This lecture/ seminar series introduces you to key aspects of modern and postmodern thought, culture and theatre. It aims a) to examine historical and cultural contexts, and b) to explore and analyse the theoretical and culture concerns and practices which have been understood as modernist and postmodern. It is interdisciplinary, considering not only practices in theatre but in other areas of cultural production. 

DR52020A Modernisms and Postmodernity B: Options 15 credits

Students choose from a range of options available within the Department.  The modules on offer may differ from year to year as they reflect staff research interests, but some examples of modules recently on offer include:

DR52020A MOPO B: Postcolonial Theatre 15 Credits

This module introduces students to the debates and issues about the scope and frame of the postcolonial field and its critical theory. It will specifically look at the relationship between postcolonialism and postmodernism; the shifts and tensions in the centre-periphery relations, issues of cultural imperialism and oppression and strategies surrounding the politics of culture, identity and representation. 

DR52020A MOPO B: Theatre and the Artistic Avant-Garde 15 Credits

This module explores the relationship between visual art and theatre in both the pre-war, historical avant-gardes- such as Futurism, Dada and Surrealism- and some of the post-war, neo avant-gardes. Apart from obvious points of contact such as stage design, we will try to understand the relation between theatrical writing and performance, through art and visual imagery.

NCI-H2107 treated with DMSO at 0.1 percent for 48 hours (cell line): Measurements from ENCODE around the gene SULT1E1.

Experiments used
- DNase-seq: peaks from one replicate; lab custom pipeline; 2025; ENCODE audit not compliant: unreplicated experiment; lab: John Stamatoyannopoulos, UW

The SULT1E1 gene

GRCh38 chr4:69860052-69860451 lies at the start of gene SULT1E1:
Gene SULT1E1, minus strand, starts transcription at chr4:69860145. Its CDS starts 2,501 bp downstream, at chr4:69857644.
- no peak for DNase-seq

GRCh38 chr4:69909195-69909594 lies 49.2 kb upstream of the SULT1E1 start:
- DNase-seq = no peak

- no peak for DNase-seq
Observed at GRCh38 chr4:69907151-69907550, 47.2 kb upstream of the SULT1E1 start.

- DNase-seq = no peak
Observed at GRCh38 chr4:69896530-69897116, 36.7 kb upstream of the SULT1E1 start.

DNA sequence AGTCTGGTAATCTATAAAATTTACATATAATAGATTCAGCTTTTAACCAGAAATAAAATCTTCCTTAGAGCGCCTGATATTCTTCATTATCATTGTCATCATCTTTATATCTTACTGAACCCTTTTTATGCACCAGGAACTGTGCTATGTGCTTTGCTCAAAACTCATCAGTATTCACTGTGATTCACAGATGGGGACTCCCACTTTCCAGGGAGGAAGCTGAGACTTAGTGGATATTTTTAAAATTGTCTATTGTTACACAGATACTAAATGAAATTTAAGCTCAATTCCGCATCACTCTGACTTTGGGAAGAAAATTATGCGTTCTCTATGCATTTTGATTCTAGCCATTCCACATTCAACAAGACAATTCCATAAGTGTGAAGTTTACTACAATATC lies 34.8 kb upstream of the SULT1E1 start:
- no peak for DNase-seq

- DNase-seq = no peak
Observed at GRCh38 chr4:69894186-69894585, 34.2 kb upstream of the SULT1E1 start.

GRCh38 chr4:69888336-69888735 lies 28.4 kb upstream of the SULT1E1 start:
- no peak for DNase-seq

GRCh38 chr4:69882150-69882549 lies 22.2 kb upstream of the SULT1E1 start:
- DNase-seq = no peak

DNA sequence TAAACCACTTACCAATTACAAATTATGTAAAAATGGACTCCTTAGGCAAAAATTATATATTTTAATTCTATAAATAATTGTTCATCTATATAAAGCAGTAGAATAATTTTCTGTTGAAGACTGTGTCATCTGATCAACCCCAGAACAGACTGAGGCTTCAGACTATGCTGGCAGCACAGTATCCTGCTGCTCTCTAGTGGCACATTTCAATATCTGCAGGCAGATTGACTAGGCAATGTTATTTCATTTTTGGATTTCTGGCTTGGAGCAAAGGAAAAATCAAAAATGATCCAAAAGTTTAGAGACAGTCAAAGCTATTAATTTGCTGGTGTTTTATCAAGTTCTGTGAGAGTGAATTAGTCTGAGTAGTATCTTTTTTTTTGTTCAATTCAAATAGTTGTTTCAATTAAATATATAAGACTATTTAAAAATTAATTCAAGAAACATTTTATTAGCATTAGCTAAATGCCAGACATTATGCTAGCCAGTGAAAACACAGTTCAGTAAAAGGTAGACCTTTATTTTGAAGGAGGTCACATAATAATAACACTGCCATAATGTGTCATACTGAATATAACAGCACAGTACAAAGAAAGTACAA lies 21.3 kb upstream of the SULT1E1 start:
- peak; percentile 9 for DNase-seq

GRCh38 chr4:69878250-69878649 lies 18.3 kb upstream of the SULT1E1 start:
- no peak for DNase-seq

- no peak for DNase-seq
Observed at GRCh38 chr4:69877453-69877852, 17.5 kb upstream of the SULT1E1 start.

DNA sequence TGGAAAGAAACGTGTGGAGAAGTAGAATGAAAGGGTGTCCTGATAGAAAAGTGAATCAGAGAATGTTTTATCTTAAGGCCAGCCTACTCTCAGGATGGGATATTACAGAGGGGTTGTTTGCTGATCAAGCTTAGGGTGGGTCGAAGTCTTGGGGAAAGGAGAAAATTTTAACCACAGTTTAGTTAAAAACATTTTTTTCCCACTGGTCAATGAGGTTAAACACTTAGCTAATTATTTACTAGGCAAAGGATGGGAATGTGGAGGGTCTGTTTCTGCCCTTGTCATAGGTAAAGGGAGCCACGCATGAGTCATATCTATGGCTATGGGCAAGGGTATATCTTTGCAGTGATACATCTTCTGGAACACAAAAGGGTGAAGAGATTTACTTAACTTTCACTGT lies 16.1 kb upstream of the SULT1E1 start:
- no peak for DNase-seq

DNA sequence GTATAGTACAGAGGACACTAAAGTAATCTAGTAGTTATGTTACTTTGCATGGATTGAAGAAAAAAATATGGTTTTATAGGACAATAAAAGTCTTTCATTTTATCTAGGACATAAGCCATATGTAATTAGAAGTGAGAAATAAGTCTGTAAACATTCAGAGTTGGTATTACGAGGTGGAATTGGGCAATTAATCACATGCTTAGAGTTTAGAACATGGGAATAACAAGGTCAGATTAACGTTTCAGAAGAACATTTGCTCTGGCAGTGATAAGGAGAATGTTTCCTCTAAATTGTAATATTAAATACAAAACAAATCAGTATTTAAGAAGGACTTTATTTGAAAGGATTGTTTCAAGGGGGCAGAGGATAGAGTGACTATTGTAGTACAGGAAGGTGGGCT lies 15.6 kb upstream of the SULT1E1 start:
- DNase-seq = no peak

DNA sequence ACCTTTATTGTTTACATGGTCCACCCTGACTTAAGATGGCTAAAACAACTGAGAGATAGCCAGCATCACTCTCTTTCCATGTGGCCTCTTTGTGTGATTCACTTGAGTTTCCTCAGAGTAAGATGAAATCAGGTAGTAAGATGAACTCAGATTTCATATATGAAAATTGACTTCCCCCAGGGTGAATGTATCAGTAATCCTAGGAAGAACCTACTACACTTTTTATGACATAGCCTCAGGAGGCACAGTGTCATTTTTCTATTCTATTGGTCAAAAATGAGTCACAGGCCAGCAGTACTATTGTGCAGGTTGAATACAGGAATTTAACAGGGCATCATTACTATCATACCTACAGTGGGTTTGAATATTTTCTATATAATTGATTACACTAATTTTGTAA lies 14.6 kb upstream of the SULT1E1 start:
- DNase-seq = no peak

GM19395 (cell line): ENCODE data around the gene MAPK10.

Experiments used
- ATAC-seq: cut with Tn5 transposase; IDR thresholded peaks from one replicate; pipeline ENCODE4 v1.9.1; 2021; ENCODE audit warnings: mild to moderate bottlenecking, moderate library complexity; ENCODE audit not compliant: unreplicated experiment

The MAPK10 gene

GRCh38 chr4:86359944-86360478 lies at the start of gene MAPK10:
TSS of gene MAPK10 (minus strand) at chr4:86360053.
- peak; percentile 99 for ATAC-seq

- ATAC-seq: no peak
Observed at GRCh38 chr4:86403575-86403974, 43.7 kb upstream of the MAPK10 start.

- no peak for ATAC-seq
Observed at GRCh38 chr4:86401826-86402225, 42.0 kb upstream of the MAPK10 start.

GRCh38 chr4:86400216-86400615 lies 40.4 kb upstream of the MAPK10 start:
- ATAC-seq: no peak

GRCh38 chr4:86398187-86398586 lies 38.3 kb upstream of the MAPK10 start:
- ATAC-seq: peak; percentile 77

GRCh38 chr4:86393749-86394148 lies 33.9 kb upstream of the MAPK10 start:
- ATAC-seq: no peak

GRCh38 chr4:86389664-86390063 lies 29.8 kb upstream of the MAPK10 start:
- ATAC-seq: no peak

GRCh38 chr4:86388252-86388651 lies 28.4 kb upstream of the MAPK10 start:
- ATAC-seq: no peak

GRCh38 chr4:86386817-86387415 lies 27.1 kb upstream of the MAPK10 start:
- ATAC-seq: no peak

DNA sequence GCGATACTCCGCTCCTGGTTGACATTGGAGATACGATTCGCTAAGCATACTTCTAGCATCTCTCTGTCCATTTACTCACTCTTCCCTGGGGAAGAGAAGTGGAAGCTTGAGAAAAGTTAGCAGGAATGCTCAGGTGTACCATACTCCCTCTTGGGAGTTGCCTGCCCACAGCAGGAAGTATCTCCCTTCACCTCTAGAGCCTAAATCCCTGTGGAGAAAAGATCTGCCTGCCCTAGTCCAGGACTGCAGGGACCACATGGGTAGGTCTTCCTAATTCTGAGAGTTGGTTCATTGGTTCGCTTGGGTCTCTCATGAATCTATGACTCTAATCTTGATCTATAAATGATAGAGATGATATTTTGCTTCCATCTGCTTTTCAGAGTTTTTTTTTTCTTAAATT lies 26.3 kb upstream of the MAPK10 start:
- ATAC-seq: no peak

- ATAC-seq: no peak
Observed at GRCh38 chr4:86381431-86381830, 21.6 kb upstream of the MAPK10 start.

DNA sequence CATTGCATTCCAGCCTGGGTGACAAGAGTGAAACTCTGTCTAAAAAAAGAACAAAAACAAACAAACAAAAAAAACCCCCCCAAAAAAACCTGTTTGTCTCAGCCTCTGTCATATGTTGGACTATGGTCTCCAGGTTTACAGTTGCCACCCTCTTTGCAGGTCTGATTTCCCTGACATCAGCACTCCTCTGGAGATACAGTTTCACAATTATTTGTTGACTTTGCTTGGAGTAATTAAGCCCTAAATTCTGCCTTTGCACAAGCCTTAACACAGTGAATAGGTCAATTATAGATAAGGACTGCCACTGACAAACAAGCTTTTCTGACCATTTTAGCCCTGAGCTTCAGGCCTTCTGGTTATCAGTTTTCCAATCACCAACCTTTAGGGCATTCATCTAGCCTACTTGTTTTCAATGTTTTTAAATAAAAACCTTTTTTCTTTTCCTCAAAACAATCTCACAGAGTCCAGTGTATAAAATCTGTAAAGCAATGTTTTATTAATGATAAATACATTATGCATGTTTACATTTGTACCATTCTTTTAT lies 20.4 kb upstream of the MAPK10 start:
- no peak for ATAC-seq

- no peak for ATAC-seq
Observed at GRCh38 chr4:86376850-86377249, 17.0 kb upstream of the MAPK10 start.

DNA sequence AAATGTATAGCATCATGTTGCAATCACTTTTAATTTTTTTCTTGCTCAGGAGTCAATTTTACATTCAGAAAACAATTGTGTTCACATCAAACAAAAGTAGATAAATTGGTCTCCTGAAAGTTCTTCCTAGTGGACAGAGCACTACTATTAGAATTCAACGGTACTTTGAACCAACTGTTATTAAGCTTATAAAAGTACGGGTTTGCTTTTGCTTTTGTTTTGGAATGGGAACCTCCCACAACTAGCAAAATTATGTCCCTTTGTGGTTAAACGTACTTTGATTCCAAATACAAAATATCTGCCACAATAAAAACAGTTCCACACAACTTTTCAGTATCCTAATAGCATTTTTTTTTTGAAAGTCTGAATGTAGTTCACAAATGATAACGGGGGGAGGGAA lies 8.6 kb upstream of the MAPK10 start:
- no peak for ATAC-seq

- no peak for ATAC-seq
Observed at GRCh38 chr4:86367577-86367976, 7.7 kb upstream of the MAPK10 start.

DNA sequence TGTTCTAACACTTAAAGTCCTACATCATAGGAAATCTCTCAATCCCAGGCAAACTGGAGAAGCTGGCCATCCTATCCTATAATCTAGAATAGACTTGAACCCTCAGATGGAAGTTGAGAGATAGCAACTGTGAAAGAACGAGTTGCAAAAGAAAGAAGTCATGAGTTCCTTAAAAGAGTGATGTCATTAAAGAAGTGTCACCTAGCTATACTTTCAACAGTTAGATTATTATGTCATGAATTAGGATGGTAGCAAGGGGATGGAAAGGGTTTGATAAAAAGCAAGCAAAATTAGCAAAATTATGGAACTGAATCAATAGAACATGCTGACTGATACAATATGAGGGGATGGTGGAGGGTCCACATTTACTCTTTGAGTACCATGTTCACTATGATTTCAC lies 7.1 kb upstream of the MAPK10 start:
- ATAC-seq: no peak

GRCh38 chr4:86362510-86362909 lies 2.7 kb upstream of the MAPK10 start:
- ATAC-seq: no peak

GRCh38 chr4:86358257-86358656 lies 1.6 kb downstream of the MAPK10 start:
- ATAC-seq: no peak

DR52020A Women, Feminism & Playwrighting 15 Credits

This module investigates the relationship between modern women playwrights (writing in English) and the ways in which their work intersects with the tenets of feminist thought. Each week two polemical pieces: one on social history or feminist theory, the other on drama or theatre will be analysed in tandem with the play under discussion. 

DR52020A Samuel Beckett: Performance, Writing and Philosophy 15 Credits

This option focuses precisely on this dual nature of Beckett's work and offers students a chance to study and questions modern/ postmodern tensions with Beckett as a continuous and problematic case study. Students engage with the breadth of philosophical argument found in these readings: aesthetics, politics, philosophy of history, existential ontology, metaphysics, and the philosophy of language. 

DR52020A Bertolt Brecht and Political Theatre 15 Credits

This module offers students the chance to go beyond 'soundbite' Brecht and study this key dramatist in more detail. This module will study the career of Brecht, including the political world his drama and drama theory evolved through. Placing his work in a philosophical, historical and artistic context, this module will look at Brecht's importance for his period, his influence in post-war theatre and relevance in contemporary practice. 

DR52017A Elements of Theatre History 30 credits